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Hyderabad meets the Highlands – and tastes divine

Emily's Byre at Rokeby Manor, Invergarry. Picture by Sandy McCook
Emily's Byre at Rokeby Manor, Invergarry. Picture by Sandy McCook

It was blowing a hooly as we headed down Loch Ness-side towards Invergarry.

The rain was coming down as it only can in the Highlands. Have you ever experienced one of those fancy showers you get in posh hotels with jets of water coming from every direction? Well this was Mother Nature’s version but with freezing water.

It was the sort of day we could well have just stayed at home in front of the fire and had cheese on toast but we had been promising ourselves a trip to Emily’s Byre for some time and neither of us was going to be the first to back out. Well wrapped up and putting on our “this is fun” faces, we made a dash from the car, heads down through the torrent, desperately trying to find the entrance without looking up.

But once inside the haven of Rokeby Manor we immediately began to feel better. A member of staff was at the fire adding more logs and there was a warm, welcoming feel about the place.

We chose to go straight to the dining room, bypassing what looked like a very pleasant bar/lounge area. Well, we were hungry.

Emily’s Byre is situated, unsurprisingly, in a converted byre. With exposed beams, solid wood flooring and whitewashed walls it has been converted sympathetically, retaining much of the charm of its original use. Its pine tables and simple furnishings were comfortable and unstuffy.

The kitchen offers a combination of Indian cooking alongside more traditional Scottish food and the menu looked very tempting. We decided I would go Indian and my partner Scottish. For my starter I chose tandoori chicken served with mint sauce and a small side salad. In some restaurants tandoori chicken can be very dry and overcooked, but not here. Whoever is in the kitchen certainly knows how to use their tandoor. These were wonderfully cooked with a slight charring on the outside and deliciously juicy on the inside. The mix of spices they were coated in had real depth and the mint sauce was a brilliant contrast.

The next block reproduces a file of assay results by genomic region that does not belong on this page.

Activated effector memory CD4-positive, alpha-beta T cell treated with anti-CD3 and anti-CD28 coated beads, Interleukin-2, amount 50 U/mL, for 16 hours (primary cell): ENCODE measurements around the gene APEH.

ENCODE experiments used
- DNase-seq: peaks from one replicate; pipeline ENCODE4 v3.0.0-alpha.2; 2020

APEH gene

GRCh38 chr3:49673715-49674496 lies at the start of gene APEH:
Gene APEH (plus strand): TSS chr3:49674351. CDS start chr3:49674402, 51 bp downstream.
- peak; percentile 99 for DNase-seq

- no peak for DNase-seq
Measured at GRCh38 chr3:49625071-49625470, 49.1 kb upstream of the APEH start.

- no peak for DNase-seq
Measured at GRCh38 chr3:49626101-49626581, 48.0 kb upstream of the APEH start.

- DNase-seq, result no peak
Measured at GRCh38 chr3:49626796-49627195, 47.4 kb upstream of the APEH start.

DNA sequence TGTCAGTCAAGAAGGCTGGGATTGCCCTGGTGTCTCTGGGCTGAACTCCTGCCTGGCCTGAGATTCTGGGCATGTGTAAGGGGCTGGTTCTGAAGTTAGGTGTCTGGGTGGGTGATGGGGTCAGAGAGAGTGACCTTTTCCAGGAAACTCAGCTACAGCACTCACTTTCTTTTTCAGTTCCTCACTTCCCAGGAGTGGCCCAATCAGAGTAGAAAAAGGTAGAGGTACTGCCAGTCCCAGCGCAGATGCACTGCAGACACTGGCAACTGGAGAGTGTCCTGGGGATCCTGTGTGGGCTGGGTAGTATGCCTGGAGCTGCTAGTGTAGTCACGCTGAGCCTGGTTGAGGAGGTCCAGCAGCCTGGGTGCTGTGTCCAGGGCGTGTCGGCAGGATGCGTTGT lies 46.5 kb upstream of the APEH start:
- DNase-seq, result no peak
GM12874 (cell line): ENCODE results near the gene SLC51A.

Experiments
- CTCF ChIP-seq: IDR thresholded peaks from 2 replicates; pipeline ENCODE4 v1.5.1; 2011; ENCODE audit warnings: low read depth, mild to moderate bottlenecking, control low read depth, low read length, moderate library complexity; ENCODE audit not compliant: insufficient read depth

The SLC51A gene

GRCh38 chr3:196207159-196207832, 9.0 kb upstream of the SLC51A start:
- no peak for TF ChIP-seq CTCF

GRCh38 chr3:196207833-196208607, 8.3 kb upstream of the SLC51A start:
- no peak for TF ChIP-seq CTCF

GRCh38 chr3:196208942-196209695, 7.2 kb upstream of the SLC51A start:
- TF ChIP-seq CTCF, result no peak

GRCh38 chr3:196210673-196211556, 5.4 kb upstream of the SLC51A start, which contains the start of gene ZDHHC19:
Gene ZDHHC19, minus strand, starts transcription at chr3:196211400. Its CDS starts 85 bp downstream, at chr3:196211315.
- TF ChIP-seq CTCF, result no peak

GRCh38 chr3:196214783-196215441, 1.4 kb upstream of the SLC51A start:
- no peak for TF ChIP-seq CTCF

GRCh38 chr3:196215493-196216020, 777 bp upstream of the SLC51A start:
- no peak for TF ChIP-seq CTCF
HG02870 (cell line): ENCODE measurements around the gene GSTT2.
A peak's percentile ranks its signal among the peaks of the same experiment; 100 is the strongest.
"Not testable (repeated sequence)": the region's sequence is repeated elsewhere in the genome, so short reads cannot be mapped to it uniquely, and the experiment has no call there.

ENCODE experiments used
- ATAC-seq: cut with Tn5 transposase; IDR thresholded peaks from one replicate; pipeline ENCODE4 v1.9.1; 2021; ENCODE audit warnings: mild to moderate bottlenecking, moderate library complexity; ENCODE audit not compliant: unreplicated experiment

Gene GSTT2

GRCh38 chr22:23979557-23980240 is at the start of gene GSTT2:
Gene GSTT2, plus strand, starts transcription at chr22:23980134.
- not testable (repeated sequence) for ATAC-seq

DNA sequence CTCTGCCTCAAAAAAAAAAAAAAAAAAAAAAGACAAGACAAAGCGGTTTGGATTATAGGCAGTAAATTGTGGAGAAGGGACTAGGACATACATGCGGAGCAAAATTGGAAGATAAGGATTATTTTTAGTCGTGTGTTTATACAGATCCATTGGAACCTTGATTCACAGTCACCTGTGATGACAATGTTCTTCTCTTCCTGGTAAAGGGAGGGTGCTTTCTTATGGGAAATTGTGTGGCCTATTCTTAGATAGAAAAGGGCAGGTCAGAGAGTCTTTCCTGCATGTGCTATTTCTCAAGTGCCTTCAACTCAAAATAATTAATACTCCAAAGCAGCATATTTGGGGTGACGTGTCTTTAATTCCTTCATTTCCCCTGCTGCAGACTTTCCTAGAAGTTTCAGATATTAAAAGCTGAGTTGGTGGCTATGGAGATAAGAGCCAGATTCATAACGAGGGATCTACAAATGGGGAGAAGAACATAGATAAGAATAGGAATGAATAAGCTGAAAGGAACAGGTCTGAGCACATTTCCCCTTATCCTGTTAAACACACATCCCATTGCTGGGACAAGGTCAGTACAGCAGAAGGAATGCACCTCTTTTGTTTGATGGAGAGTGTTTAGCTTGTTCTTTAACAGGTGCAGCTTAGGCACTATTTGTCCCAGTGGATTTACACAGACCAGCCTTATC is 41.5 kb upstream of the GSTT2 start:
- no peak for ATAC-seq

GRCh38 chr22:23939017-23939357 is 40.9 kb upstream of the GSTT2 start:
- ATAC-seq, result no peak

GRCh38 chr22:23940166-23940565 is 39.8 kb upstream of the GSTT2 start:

My partner had chosen pork pate with sourdough toast. He said it was brilliant. None of your mass-produced flabby pate that often gets served nowadays. This had good texture and was packed with flavour. The sourdough toast added a great crunch.

For mains I could have picked a few things as they all sounded great. Their butter chicken is a speciality and I was tempted but I usually find this dish too sweet. I really wanted to try the north Indian black dal but, true to form, decided to have something with meat so plumped for the Hyderabadi lamb shank. I asked if I could have a side dish of the dal but that was not possible which was a little disappointing.

The lamb had been slow cooked and fell off the bone. It came in a rich but lightly spiced onion curry sauce which had a lot of layers of complex flavours. With plain boiled rice and a wonderfully thin puffed-up naan bread, I was in Heaven.

Somewhat lacking in imagination, my partner chose haggis, neeps and tatties. It was only a couple of weeks past Burns Night, so you would have thought he would have had his fill. But no, he was thrilled with it and particularly liked the whisky sauce accompaniment.

We had to try the puddings, although by this time we were both quite full. Despite never being too impressed with Indian desserts, I decided I would continue with my theme and chose their homemade kulfi, a traditional Indian ice cream. It is often very sweet and the waitress did warn me that some guests find it a bit too sugary for their palate, but to me the sweetness was dialled back a good bit from some I had sampled in the past. With a milky sauce and lots of flakes of nuts, it was lovely. I sometimes think that a plate of kulfi on its own can be a bit one dimensional and wonder if it would be better paired with some fruit or even a chocolate tart. But to be fair, on its own it was great.

My partner’s rosemary, rhubarb and apple crumble looked lovely. He finished it all and it was only when he had his last mouthful he wondered if there was rhubarb in it – it seemed it was all apple. But it was too late for me to get a taste to check, so the chef gets the benefit of the doubt.

The weather was no better as we battled our way homewards but at least on the drive back we had full tummies and the memory of a really good meal.

The restaurant
  • Emily’s Byre at Rokeby Manor
  • Invergarry
  • PH35 4HG
  • t: 01397 704250
  • w: blacksheephotels.com/rokeby-manor-home
The bill
  • Chicken tikka £6.50
  • Pork pate £6.50
  • Hyderabadi lamb £14
  • Haggis £12
  • Basmati rice £2
  • Naan bread £1.50
  • Kulfi £2.50
  • Rhubarb and apple crumble £6
  • Skye Red Ale 500ml £4.50
  • Sparkling water 750ml x 2 £8
  • Total: £63.50

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